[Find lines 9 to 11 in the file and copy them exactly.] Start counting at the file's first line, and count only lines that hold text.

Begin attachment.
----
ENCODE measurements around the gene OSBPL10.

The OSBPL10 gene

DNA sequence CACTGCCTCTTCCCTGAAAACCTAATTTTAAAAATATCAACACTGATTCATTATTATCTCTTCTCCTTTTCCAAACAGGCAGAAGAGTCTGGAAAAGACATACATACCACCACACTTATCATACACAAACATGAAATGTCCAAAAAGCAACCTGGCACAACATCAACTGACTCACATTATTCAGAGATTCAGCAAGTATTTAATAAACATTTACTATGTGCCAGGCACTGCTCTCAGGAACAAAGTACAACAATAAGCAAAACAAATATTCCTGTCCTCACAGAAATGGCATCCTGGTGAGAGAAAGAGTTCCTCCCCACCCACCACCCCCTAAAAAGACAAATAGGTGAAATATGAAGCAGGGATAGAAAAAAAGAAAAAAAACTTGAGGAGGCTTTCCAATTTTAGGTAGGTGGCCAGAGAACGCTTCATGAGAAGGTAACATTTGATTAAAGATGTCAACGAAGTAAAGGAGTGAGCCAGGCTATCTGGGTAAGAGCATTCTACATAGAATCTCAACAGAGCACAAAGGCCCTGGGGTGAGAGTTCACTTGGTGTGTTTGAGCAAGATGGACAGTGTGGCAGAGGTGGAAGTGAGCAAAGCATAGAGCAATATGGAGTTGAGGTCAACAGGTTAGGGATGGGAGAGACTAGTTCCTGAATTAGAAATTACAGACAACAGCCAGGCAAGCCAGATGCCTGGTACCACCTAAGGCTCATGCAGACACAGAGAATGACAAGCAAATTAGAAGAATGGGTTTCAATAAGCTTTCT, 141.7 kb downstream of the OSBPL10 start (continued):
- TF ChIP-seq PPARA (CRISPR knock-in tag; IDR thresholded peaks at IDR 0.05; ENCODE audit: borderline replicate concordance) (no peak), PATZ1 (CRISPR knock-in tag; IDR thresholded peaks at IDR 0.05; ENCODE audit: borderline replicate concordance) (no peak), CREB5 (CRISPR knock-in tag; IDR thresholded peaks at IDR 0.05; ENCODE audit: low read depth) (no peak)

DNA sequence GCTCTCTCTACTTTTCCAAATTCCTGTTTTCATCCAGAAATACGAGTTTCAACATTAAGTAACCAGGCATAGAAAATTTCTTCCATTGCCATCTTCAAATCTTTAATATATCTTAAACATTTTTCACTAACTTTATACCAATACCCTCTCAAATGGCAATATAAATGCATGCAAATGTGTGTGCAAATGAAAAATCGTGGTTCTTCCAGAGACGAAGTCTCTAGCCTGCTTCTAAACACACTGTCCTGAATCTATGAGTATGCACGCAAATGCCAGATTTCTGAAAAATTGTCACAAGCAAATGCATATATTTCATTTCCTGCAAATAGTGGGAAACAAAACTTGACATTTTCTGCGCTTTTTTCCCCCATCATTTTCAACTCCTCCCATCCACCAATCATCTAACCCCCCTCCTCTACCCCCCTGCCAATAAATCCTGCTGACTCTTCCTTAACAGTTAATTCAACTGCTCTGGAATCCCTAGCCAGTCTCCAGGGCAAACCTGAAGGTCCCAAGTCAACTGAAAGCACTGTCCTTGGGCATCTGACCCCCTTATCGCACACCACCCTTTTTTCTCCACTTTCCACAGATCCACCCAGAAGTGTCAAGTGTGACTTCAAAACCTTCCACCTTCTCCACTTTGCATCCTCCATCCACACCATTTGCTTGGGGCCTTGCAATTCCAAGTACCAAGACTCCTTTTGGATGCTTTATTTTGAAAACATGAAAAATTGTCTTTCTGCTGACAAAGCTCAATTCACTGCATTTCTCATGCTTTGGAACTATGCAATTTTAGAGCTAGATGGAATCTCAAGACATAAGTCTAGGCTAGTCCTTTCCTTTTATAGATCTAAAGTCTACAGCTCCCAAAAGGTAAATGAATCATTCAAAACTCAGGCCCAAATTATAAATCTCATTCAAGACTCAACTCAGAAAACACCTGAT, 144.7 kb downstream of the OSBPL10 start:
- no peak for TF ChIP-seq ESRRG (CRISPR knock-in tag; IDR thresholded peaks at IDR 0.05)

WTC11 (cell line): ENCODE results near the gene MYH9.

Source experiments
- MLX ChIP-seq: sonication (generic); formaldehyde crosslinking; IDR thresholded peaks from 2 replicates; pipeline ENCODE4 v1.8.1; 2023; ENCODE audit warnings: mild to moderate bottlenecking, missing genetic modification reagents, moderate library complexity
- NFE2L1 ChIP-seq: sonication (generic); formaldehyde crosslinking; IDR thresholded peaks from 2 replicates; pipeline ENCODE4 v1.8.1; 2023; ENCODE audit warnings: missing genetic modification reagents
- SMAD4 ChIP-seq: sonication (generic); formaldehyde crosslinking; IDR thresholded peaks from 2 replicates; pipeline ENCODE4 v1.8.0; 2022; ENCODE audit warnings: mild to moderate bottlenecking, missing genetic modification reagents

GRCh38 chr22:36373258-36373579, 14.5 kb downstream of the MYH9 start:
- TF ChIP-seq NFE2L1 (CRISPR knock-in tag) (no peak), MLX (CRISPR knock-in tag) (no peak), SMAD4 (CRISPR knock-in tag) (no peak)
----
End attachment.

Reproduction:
- MLX ChIP-seq: sonication (generic); formaldehyde crosslinking; IDR thresholded peaks from 2 replicates; pipeline ENCODE4 v1.8.1; 2023; ENCODE audit warnings: mild to moderate bottlenecking, missing genetic modification reagents, moderate library complexity
- NFE2L1 ChIP-seq: sonication (generic); formaldehyde crosslinking; IDR thresholded peaks from 2 replicates; pipeline ENCODE4 v1.8.1; 2023; ENCODE audit warnings: missing genetic modification reagents
- SMAD4 ChIP-seq: sonication (generic); formaldehyde crosslinking; IDR thresholded peaks from 2 replicates; pipeline ENCODE4 v1.8.0; 2022; ENCODE audit warnings: mild to moderate bottlenecking, missing genetic modification reagents